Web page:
I am honored to have been “anointed teacher leader” by my department chair. I am even more excited to collaborate with her on building a community of adult learners sharing the journey of implementing the Next Generation Science Standards (NGSS).
This weekend, we made our first steps as a team toward developing a structured plan for implementation by attending the Teach to Lead Summit in Louisville, KY. While participating in this conference, I was able to network and be inspired by the talented teacher leaders collaborating to improve education for all.
A new era of education seems to be approaching and I am excited to rebel against the tradition of leaving the classroom to pursue leadership and instead champion the hybrid role of teacher leader or “teacherpreneur”.
Thank you to all who continue to inspire me to be better everyday!
I am fortunate to be employed in an environment that is supportive of teachers taking initiative and becoming teacher leaders. I was even told, “anoint yourself ‘Teacher Leader’”, by my department chair during my very first week in the building. It is clear that my value is not based on number of years I have taught or solely on the test scores from my classes, but also on my contribution to the school community. This invitation to lead from my administration has fueled my passion for sharing instructional strategies and tools with my colleagues and the world.
When I heard about #leadershipday14, I was inspired to participate in the challenge to speak (blog) about the role of administrators in fostering innovative technology-based programs in the P-12 setting.
The first concept in which I differ from other points of view on the subject is how I define my expectation of administrators. I expect effective leaders to not limit themselves by doing the modeling of practice themselves. Our current P-12 system removes our school-wide leaders from the classroom in order to perform their duties. There are many reasons for this, but it leaves us in a situation in which implementation is not modeled directly. Rather, it is the role of the administrator to inspire teacher leaders to provide the most current and relevant models of good practice.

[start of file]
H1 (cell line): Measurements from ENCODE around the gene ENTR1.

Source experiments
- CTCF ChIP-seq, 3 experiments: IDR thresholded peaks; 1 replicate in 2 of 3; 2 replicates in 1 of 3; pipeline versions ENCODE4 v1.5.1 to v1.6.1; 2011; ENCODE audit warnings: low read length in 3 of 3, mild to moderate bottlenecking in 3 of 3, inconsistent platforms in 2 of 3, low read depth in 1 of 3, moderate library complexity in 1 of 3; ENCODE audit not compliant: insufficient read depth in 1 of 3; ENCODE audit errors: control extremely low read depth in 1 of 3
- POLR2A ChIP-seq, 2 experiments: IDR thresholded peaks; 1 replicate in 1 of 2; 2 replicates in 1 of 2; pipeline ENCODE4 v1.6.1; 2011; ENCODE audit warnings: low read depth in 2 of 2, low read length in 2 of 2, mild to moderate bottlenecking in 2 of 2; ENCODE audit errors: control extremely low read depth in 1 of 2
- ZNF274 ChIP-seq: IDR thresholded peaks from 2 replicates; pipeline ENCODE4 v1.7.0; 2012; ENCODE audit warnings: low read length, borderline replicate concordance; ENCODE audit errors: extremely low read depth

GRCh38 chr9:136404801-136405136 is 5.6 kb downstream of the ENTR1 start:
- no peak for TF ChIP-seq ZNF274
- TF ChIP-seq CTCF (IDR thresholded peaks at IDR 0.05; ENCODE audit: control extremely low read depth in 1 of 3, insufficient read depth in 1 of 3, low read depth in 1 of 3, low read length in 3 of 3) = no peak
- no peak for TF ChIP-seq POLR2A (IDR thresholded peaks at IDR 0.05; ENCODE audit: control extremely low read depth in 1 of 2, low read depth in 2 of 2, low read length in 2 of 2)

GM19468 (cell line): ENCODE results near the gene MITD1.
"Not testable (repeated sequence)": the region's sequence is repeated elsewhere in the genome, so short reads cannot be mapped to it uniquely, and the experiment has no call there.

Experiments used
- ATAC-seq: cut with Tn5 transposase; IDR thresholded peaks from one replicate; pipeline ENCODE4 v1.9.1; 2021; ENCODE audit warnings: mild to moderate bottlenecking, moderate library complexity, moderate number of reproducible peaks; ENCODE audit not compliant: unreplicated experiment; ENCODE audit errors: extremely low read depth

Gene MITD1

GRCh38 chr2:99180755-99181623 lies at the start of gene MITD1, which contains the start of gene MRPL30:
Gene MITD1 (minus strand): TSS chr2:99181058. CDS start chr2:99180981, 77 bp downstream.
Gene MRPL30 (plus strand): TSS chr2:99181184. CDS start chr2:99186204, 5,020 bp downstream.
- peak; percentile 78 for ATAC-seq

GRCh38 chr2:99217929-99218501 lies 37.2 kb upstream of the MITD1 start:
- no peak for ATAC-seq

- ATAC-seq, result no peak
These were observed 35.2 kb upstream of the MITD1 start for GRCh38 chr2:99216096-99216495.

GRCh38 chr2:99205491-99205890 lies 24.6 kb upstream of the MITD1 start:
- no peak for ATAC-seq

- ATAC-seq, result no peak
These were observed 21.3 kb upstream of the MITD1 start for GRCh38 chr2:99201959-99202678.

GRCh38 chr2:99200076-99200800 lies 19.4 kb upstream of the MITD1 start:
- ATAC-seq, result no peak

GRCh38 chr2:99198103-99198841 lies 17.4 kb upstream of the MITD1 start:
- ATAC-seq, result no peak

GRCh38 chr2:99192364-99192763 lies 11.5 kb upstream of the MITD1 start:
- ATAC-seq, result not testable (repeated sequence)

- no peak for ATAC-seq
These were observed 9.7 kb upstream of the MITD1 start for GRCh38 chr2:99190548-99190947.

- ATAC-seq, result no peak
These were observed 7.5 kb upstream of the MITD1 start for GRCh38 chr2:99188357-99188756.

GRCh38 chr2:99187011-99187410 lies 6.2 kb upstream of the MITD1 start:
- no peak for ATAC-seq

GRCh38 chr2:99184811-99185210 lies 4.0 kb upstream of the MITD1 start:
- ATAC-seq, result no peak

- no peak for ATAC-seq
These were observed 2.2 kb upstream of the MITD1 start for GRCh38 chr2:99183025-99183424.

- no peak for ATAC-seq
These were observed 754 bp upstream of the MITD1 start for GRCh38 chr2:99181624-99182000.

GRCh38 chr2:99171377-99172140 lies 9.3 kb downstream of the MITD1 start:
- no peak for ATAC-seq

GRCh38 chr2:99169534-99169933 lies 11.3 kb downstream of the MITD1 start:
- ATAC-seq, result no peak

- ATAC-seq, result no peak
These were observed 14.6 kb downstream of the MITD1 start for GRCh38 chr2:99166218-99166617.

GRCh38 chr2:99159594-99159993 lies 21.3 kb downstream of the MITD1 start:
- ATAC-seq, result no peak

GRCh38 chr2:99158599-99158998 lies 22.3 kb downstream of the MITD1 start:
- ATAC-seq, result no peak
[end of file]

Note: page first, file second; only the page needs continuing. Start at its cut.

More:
I also differ from others when I believe the role of administrator does not include uncovering all applicable research to improve teaching practice. Instead, I suspect that inspired and empowered teacher leaders would find more relevant and timely resources to share. The role of the administrator then becomes the ‘disseminator’ of the information and the platform to support teacher-led professional development.
In order for an administrator to be both of the above, it is critical that they recognize two things:
- The potential for leadership in their employees
- How to empower teachers to rise and lead in areas like technology (especially in areas they might not be experts in)
As I am already fortunate to have received this call to leadership in my building, I challenge other administrators to lead their schools into the future by lifting up the gifted and curious among their staff and anointing them – teacher leaders.